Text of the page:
Throughout their desert experience, the Children of Israel felt the pull to return to Egypt, and Moses needed to enable them to understand the advantages of freedom, which is accompanied by servitude to G-d. Therefore, it was critical that the Children of Israel be reliant upon G-d for their food and water and understand that simple food and water from G-d as free persons is preferable to watermelon and fish in Egypt as slaves.
On the 9th of Av we also read the book of Lamentations, that terribly poignant description of the destruction of the First Temple written by Jeremiah, an eye-witness to the events he describes.
Numbers 27:12-23: “And G-d said to Moses, Go up to this Mt. Avarim and see the land that I have given to the Children of Israel.” So begins a moving dialogue between G-d and Moses towards the end of Moses’ life.
Moses sends the leaders of the twelve tribes of Israel to check out the land of Israel, to investigate its people and evaluate their strength or weakness, to taste the fruits and crops and determine the fertility of the land.
With the opening verse of Chapter 11, everything begins to crash. The nation complains repeatedly and is punished. Miriam speaks ill of her brother and his wife and is punished. And then, of course, comes the sin of the spies…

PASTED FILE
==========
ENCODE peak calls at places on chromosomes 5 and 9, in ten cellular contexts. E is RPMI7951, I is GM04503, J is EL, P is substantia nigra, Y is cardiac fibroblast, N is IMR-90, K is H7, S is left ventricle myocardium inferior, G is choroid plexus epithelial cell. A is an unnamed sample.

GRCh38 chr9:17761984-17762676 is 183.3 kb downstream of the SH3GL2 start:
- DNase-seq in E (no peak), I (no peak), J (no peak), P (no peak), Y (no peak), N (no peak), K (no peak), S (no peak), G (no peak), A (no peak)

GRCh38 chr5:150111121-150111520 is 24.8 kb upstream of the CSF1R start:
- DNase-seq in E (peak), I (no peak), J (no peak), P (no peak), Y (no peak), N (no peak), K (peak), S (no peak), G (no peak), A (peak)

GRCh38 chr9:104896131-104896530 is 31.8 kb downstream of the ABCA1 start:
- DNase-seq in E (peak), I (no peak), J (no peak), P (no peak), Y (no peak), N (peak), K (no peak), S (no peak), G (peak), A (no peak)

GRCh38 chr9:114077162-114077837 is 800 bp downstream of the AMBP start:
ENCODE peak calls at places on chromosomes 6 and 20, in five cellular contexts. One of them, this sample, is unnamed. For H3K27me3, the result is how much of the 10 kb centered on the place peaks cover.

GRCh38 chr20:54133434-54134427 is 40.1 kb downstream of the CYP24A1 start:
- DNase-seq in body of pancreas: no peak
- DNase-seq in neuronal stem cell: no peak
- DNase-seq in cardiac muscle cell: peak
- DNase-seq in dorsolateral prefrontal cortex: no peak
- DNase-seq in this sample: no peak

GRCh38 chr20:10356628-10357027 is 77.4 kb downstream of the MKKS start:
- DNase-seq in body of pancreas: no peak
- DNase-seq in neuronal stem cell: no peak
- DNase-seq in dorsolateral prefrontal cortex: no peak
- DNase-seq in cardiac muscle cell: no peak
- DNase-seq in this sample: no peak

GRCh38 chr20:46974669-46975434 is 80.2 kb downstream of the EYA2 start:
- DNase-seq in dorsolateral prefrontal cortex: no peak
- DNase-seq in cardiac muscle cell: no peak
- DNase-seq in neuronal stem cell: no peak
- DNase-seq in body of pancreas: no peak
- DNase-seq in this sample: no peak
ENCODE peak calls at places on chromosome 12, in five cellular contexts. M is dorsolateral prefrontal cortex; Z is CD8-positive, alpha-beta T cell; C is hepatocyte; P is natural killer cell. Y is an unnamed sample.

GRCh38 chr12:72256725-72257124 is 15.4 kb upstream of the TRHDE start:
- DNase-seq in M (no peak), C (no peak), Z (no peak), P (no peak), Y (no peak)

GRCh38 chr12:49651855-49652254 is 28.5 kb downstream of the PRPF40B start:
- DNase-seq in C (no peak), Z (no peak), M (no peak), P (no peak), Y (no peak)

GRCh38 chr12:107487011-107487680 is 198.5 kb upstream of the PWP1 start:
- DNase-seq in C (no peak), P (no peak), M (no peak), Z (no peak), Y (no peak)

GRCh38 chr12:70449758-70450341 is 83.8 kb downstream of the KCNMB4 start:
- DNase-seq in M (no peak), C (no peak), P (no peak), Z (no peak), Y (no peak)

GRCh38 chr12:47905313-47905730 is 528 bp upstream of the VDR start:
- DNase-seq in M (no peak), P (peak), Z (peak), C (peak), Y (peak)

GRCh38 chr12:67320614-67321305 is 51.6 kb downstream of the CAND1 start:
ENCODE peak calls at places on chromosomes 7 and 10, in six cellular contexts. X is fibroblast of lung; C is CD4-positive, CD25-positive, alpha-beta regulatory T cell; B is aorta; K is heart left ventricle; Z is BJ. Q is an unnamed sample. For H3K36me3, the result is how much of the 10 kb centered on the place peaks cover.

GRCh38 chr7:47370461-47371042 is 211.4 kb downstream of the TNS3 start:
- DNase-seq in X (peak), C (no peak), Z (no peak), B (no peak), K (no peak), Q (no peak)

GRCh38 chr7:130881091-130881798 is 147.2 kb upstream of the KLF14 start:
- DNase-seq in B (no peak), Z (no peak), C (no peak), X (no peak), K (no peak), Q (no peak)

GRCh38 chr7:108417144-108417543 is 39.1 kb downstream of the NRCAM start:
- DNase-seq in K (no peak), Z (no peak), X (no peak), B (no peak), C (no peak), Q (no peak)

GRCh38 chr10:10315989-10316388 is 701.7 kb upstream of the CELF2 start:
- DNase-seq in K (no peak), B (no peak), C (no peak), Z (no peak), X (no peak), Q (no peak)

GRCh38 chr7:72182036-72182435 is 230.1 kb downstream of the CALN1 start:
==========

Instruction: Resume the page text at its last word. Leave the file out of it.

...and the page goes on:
Thus shall you bless the children of Israel, it is to be said to them: May G-d bless you and keep you, May G-d shine His face upon you and be gracious to you, May G-d turn His face to you and grant you peace.
One of the most tragic events in the Bible takes place in this week’s reading. Leviticus 10 begins with the story of the death of Nadav and Avihu, who brought a “strange fire” before G-d. It is not clear exactly what Nadav and Avihu did that angered G-d.
With the anointing of Aaron, Moses hands over something he will never have again. He lovingly gives up a part of his leadership, so that the people can be better served.
This week’s portion tells the story of the parting of the Red Sea, the culmination of the Exodus from Egypt, and includes the Song of Moses (and the shorter Song of Miriam). Grand events happen in this week’s Torah reading and it is, indeed, an awe- inspiring few chapters.